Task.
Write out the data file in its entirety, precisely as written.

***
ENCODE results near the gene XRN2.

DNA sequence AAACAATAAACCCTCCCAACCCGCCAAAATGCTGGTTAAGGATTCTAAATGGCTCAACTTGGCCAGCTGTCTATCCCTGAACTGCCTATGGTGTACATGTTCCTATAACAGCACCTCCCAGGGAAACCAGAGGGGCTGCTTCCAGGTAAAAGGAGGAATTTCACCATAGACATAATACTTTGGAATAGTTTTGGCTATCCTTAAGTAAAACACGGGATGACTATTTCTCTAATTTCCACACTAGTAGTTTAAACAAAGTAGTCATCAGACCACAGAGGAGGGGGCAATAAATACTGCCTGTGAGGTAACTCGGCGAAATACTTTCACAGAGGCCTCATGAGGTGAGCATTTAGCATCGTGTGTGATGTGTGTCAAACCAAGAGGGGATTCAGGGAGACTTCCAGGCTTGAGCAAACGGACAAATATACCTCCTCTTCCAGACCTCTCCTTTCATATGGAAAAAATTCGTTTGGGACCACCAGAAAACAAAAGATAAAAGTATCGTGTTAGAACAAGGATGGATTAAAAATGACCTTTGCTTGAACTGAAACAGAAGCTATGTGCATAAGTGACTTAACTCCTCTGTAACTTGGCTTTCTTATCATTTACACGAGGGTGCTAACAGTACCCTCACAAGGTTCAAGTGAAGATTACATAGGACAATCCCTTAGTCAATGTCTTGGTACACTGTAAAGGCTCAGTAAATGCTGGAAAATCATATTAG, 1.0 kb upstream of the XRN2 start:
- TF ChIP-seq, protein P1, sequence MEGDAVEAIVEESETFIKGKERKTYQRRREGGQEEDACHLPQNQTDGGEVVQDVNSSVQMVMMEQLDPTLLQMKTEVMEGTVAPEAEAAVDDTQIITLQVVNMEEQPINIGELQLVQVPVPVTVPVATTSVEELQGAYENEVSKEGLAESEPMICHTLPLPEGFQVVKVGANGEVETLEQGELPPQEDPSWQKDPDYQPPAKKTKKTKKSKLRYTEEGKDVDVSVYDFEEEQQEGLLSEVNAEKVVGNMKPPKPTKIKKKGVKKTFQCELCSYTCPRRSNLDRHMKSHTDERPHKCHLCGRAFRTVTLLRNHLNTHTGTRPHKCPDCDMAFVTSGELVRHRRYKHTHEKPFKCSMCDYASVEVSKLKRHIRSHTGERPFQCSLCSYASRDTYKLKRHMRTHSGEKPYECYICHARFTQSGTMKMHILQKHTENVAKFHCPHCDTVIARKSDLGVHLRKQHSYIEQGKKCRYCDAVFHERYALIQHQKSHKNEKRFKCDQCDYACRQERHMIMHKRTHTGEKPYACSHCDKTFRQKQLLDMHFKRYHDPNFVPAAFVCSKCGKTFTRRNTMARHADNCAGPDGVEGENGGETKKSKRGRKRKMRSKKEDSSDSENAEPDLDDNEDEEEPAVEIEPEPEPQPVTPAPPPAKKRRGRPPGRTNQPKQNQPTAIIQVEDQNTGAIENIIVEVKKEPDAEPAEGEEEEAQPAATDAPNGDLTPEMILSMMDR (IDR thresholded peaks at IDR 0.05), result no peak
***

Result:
ENCODE results near the gene XRN2.

DNA sequence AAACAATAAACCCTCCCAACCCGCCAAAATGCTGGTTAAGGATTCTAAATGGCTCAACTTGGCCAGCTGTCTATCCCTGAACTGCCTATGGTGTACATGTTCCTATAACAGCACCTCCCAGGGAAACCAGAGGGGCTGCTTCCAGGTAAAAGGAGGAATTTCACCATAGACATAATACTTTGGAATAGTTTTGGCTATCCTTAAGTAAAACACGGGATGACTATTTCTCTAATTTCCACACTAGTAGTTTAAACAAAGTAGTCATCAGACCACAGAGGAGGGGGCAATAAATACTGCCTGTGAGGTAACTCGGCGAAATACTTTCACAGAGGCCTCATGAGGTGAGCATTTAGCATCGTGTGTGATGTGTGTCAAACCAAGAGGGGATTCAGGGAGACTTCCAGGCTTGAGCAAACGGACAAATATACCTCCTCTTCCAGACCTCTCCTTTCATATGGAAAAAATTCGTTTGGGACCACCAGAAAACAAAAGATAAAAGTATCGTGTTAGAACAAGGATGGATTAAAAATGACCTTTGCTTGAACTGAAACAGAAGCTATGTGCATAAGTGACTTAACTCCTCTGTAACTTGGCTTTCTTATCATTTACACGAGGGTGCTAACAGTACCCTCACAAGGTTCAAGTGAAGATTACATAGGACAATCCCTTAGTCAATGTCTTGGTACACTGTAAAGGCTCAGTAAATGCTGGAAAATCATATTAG, 1.0 kb upstream of the XRN2 start:
- TF ChIP-seq, protein P1, sequence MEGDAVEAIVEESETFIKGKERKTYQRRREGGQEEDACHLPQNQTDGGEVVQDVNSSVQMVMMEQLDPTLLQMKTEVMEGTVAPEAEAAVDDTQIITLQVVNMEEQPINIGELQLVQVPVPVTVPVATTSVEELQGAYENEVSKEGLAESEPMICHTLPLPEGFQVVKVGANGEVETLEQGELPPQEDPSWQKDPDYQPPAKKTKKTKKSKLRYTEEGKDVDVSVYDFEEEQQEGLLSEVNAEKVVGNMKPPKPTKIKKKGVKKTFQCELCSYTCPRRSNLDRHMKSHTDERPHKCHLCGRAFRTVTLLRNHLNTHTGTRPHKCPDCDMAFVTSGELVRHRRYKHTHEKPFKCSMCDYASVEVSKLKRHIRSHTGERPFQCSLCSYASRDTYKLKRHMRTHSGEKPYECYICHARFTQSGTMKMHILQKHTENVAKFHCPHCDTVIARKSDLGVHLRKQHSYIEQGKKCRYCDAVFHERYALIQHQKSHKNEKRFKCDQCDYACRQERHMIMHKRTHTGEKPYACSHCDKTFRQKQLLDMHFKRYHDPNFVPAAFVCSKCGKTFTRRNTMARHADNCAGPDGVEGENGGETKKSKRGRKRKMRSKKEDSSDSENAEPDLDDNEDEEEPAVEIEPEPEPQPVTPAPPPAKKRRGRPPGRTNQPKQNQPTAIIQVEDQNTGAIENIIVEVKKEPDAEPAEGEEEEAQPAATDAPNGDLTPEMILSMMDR (IDR thresholded peaks at IDR 0.05), result no peak